Ferries travel daily from Algeciras and Tarifa in southern Spain to the Moroccan port town of Tangier. The ride lasts about an hour and is inexpensive.
As for air travel, Morocco’s main hubs are Casablanca and Rabat. Flights are also available to Marrakesh, Agadir, Fes, and several other cities.
For more up-and-coming destinations, check out the rest of Gadling’s series “Coming Attractions” here.
After a year of “travel slumps,” “staycations” and other cringeworthy words and conditions, let’s plan to get out on the road next year. Hey, economists are saying that the recession’s already over, and the job market’s recovery can’t be too far behind. So, there’s your motive. Opportunity? That’s your vacation time; you probably have enough. All that’s left to pull the perfect trip together are the means … which Intrepid Travel is happy to provide.
Intrepid Travel has big news for next year, from green travel to exciting excursions in Iceland and North Africa. So, if you’re looking for some ideas for 2010, check out the five below. Intrepid’s definitely making it interesting.
1. Travel green: carbon offset
Intrepid Travel is moving more than 500 of its trips to “Carbon Offset” next year. In 2009, the company played around with the idea on 38 excursions, after having announced in December 2006 that it wanted to be carbon neutral by the end of 2010. With next year’s offering, Intrepid is certainly making progress.
2. Timor-Leste: tops for adventure
Spend 15 days in Dili and its markets, trekking out to Mt. Ramelau and wandering the Suai-area rainforest. Timor-Leste hasn’t been swamped with tourists yet, redefining “off the beaten path.” If you’re looking for the sort of experience where Intrepid excels, this is it.
3. Cairo to Casablanca: epic journey
Travel through Egypt, Libya, Tunisia, Algeria and Morocco as you see North Africa virtually from end to end. Along the way, you’ll trace the routes of legendary rulers and see how civilizations unfolded and fell. For 39 days, you will gain an incredible understanding of this part of the world.
4. Johannesburg: the urban experience
Intrepid’s Urban Adventures package provides short bursts of insight — from half an afternoon to a full day. Use this time to explore the South African capital on foot or by bicycle. This is a great way to get a quick taste before planning your longer excursion later.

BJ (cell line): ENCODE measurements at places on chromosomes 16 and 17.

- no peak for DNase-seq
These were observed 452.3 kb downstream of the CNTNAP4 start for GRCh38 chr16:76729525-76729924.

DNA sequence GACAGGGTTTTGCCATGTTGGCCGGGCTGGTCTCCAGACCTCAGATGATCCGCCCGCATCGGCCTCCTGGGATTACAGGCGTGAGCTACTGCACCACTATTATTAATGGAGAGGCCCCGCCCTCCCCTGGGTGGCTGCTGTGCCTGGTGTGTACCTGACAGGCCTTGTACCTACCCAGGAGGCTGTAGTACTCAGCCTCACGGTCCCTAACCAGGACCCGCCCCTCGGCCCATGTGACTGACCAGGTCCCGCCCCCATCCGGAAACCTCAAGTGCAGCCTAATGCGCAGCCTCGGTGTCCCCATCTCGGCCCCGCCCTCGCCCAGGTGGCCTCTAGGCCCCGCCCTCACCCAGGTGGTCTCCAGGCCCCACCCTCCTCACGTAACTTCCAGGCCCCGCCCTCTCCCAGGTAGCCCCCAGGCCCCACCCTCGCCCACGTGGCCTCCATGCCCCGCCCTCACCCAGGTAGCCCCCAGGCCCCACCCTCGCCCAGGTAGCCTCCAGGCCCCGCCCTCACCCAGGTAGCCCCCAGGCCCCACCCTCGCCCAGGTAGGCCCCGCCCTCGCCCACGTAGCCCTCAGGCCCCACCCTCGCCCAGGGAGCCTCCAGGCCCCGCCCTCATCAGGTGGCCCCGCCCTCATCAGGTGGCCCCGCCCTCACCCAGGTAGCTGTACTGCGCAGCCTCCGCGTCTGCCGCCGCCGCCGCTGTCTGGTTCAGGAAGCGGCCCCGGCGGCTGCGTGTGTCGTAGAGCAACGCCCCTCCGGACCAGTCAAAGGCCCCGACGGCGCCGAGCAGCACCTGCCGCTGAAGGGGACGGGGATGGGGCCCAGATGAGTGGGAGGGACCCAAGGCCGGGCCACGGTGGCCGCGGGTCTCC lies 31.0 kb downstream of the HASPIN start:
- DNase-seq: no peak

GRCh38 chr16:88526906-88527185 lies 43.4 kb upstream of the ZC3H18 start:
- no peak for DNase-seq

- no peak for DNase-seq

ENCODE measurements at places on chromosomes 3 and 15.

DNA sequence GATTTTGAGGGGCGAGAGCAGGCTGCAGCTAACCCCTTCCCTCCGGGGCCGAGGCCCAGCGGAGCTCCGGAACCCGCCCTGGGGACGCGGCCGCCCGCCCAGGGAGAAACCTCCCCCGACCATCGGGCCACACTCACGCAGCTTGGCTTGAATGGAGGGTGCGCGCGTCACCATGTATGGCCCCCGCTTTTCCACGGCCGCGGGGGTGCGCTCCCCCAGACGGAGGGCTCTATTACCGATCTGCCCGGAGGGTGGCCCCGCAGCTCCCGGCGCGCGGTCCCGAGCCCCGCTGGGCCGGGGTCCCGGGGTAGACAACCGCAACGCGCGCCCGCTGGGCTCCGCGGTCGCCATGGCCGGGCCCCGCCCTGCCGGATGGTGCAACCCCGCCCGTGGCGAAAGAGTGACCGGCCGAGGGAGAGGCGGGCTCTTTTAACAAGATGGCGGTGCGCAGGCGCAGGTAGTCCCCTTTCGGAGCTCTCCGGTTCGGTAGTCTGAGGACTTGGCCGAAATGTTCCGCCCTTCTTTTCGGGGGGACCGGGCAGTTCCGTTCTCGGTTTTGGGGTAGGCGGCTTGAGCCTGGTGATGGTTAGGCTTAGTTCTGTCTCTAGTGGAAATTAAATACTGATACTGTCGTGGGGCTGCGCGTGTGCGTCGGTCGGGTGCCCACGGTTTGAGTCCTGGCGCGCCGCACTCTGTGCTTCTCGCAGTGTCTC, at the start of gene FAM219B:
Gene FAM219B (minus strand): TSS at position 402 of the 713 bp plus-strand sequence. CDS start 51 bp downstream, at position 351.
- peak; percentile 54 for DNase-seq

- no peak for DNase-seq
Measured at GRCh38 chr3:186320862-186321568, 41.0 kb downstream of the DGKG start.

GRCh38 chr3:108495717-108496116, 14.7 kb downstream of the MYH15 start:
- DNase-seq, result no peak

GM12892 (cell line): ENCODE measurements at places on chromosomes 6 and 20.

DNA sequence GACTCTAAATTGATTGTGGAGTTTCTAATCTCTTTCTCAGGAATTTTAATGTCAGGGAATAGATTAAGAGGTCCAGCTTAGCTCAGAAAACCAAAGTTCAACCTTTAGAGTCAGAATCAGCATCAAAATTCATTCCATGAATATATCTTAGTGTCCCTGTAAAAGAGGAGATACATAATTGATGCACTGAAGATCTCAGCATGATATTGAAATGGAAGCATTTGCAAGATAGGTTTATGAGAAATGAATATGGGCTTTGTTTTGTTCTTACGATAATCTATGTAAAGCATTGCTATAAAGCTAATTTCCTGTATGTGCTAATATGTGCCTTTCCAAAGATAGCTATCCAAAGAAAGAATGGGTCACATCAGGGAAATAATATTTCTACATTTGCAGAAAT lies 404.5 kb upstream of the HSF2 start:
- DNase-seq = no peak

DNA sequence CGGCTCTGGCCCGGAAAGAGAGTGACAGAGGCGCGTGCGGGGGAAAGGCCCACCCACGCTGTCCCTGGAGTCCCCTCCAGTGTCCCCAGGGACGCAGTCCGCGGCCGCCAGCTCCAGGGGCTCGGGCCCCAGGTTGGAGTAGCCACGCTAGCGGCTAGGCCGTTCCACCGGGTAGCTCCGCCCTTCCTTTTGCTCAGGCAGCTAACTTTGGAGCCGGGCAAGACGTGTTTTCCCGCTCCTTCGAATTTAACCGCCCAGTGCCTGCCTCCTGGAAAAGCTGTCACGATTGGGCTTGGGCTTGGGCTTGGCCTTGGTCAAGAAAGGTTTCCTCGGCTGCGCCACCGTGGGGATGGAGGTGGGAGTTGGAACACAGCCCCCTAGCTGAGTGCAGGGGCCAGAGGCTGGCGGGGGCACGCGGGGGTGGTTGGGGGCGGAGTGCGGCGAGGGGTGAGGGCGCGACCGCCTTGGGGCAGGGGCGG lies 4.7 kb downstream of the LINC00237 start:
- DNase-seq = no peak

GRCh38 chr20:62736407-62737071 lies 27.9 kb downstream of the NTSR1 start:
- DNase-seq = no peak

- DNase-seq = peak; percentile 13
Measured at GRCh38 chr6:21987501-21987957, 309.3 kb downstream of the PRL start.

5. Iceland: value for money
Despite the cold fall and winter seasons, Iceland‘s economy still melted down, actually making it an affordable destination. So, get the most of your experience on the ground, starting with the 22 percent discount on Intrepid’s trip up north next year. The 10-day run is available in June, July and August.
[Photo via Migrant Blogger]
The worst airport delays in the world, of course, are those that affect you. If I’m stranded at LaGuardia‘s Marine Air terminal for a short hop to Boston, I really don’t care what’s going on over at JFK, O’Hare or anywhere else. However, some airports are more likely to inspire your anger than others, so it’s a pretty good idea to know which are the worst.
If you are headed to India or Europe, it seems, you should build a bit of extra time into your travels. India takes the top (or, lowest?) spot for the second year in a row, according to MSNBC. Mumbai‘s Chhatrapati Shivaji International is the worst of the worst; only 50 percent of its flights hit the ground on time last year. In New Delhi, Indira Gandhi International Airport had only a 51 percent success rate. Fortunately, both are expanding, with the latter having opened a new airport in October. Bangalore, which ranked fourth, has added a new airport.
Flight congestion is the culprit in arrival delays. But, it isn’t impeding departures. In Bangalore, for example, 80 percent of departures were on time, but only 60 percent arrived on time.
You can get out; you just can’t get in.
India isn’t the only country with arrival delays. Airports with tough on-time arrival rates include:
- Casablanca‘s Mohammed V International Airport: 54 percent
- Orio al Serio Airport near Bergamo, Italy: 61 percent
- Birmingham Airport in England: 63 percent
- London‘s Luton and Heathrow Airports: both 63 percent on time
And, in my neighborhood, it pays to bring a book with you to LaGuardia or Newark Liberty International. Both fail to impress, with on-time arrival rates of only 62 percent.